In economics, some classical liberals believe that "an unfettered market" is the most efficient mechanism to satisfy human needs and channel resources to their most productive uses: they "are more suspicious than conservatives of all but the most minimal government. Their advocacy of an "unregulated free market" is founded on an "assumption about individuals being rational, self-interested and methodical in the pursuit of their goals. Adam Smith, however, was not an advocate of pure capitalism, and allowed for many exceptions to a strictly free-market economy.

Classical liberalism holds that rights exist independently of government. Thomas Jefferson called these inalienable rights: "...rightful liberty is unobstructed action according to our will within limits drawn around us by the equal rights of others. I do not add 'within the limits of the law', because law is often but the tyrant’s will, and always so when it violates the rights of the individual. For classical liberalism, rights are of a negative nature — rights that require that other individuals (and governments) refrain from interfering with individual liberty, whereas social liberalism (also called modern liberalism or welfare liberalism) holds that individuals have a right to be provided with certain benefits or services by others. Unlike social liberals, classical liberals are "hostile to the welfare state." They do not have an interest in material equality but only in "equality before the law. Classical liberalism is critical of social liberalism and takes offense at group rights being pursued at the expense of individual rights.

Friedrich Hayek identified two different traditions within classical liberalism: the "British tradition" and the "French tradition". Hayek saw the British philosophers David Hume, Adam Smith, Adam Ferguson, Josiah Tucker, Edmund Burke and William Paley as representative of a tradition that articulated beliefs in empiricism, the common law, and in traditions and institutions which had spontaneously evolved but were imperfectly understood. The French tradition included Rousseau, Condorcet, the Encyclopedists and the Physiocrats. This tradition believed in rationalism and the unlimited powers of reason, and sometimes showed hostility to tradition and religion. Hayek conceded that the national labels did not exactly correspond to those belonging to each tradition: Hayek saw the Frenchmen Montesquieu, Constant and Tocqueville as belonging to the "British tradition" and the British Thomas Hobbes, Godwin, Priestley, Richard Price and Thomas Paine as belonging to the "French tradition". Hayek also rejected the label "laissez faire" as originating from the French tradition and alien to the beliefs of Hume, Smith and Burke.

Origins

Modern classical liberals trace their ideology to ancient Greek and medieval thought. They cite the 16th century School of Salamanca in Spain as a precursor, with its emphasis on human rights and popular sovereignty, its belief that morality need not be grounded in religion, and its moral defense of commerce. But its classic formulation came in The Age of Enlightenment. The Wealth of Nations (1776) by Scottish philosopher Adam Smith is one of the classic works that rejects the philosophy of mercantilism, which advocated state interventionism in the economy and protectionism. These early liberals saw mercantilism as enriching privileged elites at the expense of well being of the populace. Another early expression is the tradition of a Nordic school of liberalism set in motion by a Finnish parliamentarian Anders Chydenius.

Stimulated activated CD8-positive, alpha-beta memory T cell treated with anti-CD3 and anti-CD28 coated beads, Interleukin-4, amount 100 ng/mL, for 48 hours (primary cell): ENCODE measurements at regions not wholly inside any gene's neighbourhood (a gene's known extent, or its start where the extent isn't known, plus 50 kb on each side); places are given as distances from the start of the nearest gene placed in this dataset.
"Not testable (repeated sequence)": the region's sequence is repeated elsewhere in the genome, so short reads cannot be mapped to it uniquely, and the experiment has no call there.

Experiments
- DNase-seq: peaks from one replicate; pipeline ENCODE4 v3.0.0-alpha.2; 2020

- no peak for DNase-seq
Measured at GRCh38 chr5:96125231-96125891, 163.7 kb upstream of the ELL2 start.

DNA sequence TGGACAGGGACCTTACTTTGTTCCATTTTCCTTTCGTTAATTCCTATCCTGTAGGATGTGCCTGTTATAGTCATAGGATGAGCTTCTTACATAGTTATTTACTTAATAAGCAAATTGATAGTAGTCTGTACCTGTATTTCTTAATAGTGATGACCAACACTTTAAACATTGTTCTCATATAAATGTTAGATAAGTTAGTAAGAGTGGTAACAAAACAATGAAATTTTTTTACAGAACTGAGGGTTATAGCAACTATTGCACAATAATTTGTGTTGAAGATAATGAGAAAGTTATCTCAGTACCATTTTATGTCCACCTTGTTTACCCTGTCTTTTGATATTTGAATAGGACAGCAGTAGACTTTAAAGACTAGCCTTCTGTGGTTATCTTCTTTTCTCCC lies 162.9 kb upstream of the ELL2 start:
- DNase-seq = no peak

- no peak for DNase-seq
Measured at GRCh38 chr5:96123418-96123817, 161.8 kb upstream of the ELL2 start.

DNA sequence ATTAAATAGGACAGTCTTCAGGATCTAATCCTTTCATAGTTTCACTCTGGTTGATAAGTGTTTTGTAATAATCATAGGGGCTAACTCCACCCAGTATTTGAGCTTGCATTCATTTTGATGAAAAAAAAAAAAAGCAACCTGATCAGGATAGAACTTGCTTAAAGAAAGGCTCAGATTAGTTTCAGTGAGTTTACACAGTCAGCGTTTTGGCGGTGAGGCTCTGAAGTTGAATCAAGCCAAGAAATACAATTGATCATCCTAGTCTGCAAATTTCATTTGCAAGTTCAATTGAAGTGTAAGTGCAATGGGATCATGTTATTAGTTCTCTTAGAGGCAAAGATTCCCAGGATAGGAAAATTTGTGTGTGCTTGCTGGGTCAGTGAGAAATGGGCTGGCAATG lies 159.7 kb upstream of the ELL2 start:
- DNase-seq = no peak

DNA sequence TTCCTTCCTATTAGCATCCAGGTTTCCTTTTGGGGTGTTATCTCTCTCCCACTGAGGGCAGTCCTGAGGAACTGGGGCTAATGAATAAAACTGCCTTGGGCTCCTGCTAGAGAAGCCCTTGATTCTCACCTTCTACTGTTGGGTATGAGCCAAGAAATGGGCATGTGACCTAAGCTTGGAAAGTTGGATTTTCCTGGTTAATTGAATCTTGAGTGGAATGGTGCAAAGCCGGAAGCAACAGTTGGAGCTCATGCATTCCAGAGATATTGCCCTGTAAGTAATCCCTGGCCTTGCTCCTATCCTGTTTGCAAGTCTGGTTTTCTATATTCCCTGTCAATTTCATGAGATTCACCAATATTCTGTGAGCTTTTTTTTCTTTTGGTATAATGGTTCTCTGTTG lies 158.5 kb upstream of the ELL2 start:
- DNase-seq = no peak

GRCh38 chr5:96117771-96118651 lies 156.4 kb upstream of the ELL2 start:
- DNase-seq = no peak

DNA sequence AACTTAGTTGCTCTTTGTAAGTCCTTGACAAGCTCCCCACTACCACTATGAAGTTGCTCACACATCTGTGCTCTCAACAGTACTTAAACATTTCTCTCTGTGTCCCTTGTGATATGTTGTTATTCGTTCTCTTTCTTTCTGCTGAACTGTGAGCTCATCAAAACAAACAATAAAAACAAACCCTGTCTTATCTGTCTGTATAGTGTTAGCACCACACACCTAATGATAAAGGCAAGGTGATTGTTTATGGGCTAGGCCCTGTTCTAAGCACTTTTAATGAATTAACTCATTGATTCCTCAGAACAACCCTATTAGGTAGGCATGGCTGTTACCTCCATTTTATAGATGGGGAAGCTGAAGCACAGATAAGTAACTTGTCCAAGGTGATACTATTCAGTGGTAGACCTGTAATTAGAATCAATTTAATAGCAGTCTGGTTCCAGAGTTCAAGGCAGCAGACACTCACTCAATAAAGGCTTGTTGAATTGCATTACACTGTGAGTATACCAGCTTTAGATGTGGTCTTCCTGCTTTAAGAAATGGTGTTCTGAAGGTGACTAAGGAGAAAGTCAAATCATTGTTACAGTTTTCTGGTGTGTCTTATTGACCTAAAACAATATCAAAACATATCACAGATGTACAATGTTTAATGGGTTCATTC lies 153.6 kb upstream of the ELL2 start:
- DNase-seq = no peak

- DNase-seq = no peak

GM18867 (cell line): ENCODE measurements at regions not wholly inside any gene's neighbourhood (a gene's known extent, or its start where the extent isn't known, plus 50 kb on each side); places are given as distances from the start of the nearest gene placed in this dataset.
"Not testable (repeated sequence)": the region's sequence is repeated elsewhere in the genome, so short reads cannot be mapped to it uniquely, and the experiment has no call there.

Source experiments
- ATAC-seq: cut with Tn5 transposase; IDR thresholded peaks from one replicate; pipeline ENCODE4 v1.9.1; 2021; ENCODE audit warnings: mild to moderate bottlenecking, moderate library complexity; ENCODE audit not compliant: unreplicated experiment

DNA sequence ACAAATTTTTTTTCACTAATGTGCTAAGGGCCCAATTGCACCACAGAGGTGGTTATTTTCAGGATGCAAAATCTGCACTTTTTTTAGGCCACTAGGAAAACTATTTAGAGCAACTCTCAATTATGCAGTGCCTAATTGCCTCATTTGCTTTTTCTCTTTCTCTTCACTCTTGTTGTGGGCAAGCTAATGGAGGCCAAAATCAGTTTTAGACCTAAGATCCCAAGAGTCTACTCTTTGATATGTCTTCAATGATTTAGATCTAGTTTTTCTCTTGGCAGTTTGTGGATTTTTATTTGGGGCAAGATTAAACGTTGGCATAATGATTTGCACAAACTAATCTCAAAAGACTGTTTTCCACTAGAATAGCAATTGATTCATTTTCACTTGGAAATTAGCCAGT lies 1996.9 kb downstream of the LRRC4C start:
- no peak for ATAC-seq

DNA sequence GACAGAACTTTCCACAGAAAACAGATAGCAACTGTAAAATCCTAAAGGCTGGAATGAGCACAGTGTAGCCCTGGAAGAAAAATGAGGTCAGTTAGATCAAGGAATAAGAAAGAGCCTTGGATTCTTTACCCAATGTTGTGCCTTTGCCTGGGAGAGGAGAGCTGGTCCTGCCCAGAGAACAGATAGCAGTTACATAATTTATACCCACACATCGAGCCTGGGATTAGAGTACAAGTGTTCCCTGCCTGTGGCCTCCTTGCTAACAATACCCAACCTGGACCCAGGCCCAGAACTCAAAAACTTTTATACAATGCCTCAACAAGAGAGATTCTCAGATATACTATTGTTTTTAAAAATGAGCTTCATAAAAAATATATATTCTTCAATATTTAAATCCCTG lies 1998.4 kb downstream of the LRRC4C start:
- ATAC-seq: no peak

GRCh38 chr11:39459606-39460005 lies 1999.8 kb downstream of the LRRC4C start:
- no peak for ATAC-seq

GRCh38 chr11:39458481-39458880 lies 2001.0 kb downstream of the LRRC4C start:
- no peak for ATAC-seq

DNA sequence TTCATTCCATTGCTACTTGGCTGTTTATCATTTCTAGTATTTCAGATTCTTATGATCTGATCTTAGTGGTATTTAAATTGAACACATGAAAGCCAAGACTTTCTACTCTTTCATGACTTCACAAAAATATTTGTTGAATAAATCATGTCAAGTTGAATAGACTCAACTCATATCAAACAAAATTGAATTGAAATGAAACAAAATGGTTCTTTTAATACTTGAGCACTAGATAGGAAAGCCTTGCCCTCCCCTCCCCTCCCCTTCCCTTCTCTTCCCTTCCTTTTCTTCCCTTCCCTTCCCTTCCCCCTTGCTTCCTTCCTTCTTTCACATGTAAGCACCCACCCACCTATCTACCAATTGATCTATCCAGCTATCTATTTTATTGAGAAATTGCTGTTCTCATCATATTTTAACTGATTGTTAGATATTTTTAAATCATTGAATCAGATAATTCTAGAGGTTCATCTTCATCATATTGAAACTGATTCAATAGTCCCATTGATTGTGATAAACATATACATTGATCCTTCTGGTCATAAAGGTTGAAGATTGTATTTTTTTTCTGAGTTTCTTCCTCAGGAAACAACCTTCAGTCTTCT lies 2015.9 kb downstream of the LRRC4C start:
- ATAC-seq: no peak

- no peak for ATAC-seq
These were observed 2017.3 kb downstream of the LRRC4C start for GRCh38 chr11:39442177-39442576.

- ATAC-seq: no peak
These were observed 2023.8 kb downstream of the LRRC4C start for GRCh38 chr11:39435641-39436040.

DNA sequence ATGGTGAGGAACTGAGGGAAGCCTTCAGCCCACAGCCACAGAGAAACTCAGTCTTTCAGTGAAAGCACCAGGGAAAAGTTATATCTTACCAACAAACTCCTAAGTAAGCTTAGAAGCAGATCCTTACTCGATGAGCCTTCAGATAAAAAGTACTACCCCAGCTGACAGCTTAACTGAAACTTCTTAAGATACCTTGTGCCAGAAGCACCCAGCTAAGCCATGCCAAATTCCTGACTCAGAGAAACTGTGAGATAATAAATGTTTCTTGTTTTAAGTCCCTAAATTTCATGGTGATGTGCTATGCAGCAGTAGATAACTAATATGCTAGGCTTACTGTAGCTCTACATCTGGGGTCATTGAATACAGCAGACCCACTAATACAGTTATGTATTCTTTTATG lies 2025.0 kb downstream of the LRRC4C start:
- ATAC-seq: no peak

Classical liberalism, free trade, and world peace

Several liberals, including Adam Smith, and Richard Cobden, argued that the free exchange of goods between nations could lead to world peace. Modern American political scientists including Dahl, Doyle, Russet, and O'Neil, recognize that early liberals believed free trade could lead to peace. Dr. Gartzke, of Columbia University states, "Scholars like Montesquieu, Adam Smith, Richard Cobden, Norman Angell, and Richard Rosencrance have long speculated that free markets have the potential to free states from the looming prospect of recurrent warfare". American political scientists John R. Oneal and Bruce M. Russett, well known for their work on the democratic peace theory, state, The classical liberals advocated policies to increase liberty and prosperity. They sought to empower the commercial class politically and to abolish royal charters, monopolies, and the protectionist policies of mercantilism so as to encourage entrepreneurship and increase productive efficiency. They also expected democracy and laissez-faire economics to diminish the frequency of war.

Adam Smith argued in the Wealth of Nations that as societies progressed from hunter gatherers to industrial societies the spoils of war would rise, but the costs of war would rise further, making war difficult and costly for industrialized nations.

...the honours, the fame, the emoluments of war, belong not to [the middle and industrial classes]; the battle-plain is the harvest field of the aristocracy, watered with the blood of the people...Whilst our trade rested upon our foreign dependencies, as was the case in the middle of the last century...force and violence, were necessary to command our customers for our manufacturers...But war, although the greatest of consumers, not only produces nothing in return, but, by abstracting labour from productive employment and interrupting the course of trade, it impedes, in a variety of indirect ways, the creation of wealth; and, should hostilities be continued for a series of years, each successive war-loan will be felt in our commercial and manufacturing districts with an augmented pressure. Richard Cobden